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FAQ

High resolution or low resolution for your digital printing

Don't fall into the trap of using images from your website for printing purposes. Any local printer in sheffield will just tell you that you are wasting your time and any leaflet / poster or brochures will just look shabby. The higher resolution (larger file size), the sharper the image will be. For all your images, be they black and white or full colour;  they need to be at least 300 dpi (dots per inch), at the correct print ing size, for crisp, clear results. Lower resolution images appear fuzzy, jagged and blurry.

Do not use images on websites for any of your printing.

Images on the web are generally set at 72dpi, not 300 dpi which is needed for a crisp image.


A sharp image at 300 dpi, looks good on a poster

printing resolution

A low resolution image

low resolution printing

Resolution for printing rules:
 

  1. Images need to be at least 300 dpi (dots per inch) at the final size in any leaflet, poster, menu or brochure.
  2. Images which include text should be even more, probably 400 dpi at the final size in any printing.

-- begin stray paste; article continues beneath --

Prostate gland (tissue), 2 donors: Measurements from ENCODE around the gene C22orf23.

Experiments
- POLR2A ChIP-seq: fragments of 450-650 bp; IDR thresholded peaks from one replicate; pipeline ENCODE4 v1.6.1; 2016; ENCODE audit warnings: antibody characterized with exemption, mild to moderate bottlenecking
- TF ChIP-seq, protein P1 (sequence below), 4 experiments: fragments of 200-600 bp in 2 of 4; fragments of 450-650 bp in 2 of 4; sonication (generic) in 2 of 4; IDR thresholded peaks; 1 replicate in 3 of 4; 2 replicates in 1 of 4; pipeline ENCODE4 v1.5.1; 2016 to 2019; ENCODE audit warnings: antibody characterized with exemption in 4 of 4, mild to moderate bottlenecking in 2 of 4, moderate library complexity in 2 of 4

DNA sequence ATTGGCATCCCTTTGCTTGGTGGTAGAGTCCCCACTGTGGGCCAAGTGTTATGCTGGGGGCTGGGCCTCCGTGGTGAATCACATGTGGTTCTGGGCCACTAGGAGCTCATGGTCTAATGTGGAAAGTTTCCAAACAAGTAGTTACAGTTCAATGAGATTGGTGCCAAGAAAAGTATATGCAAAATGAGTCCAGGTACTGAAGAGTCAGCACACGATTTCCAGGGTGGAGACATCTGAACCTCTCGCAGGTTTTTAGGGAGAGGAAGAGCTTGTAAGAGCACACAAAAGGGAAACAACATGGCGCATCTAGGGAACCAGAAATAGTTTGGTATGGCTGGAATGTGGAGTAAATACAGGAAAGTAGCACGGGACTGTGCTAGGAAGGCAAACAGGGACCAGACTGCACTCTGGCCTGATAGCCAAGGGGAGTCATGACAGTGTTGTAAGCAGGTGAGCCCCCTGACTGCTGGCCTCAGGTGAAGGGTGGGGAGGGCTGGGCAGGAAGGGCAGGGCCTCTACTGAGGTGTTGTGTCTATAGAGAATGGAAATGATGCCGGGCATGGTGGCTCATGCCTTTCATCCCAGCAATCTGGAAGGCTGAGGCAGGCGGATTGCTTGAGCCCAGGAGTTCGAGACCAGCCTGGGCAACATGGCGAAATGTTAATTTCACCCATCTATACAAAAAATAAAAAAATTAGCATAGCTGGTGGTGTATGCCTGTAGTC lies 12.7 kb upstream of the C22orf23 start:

3. Image resolution and it's size are inversely proportional to each other. Enlarge an image and the resolution decreases; reduce an image, then the resolution increases.
  4. Low resolution images printed on any material, even stationery will appear fuzzy, jagged and blurry.
  5. The settings used during the original "capture" of your image (eg: scanners, digital photographs, or photoshop images) determine its base or final resolution. Resolution can then only be improved by decreasing the image size, or by recapturing the image at a higher quality setting.
  6. While computer monitors generally have a display setting of 72 dpi; recommended minimum resolution for printing anything is 300 dpi.

 
Things to avoid with Image printing:
 

  1. Most web images, which are predominately low resolution (72-96 dpi) GIF or JPEG files. This resolution is good for your website and for quick transmission over the internet, but is not acceptable for use in printing. Do not save images or graphics from a website to use in your print project!
  2. Upsampling. This is when a low resolution image is saved to a higher resolution with no changes in dimensions. Upsampling adds more pixels/dots per inch (dpi), but creates blurry images, with ugly blocks of colour, and high contrast in images.

If you have any further questions, please email us , call us at our Sheffield office on 0114 275 4258 or visit our homepage for more info http://www.221print.com. Alternatively if you live in sheffield, or South Yorkshire and are keen to get some publicity materials printed, why not pop into our offices based at S3 8EN

11th of Jan 2012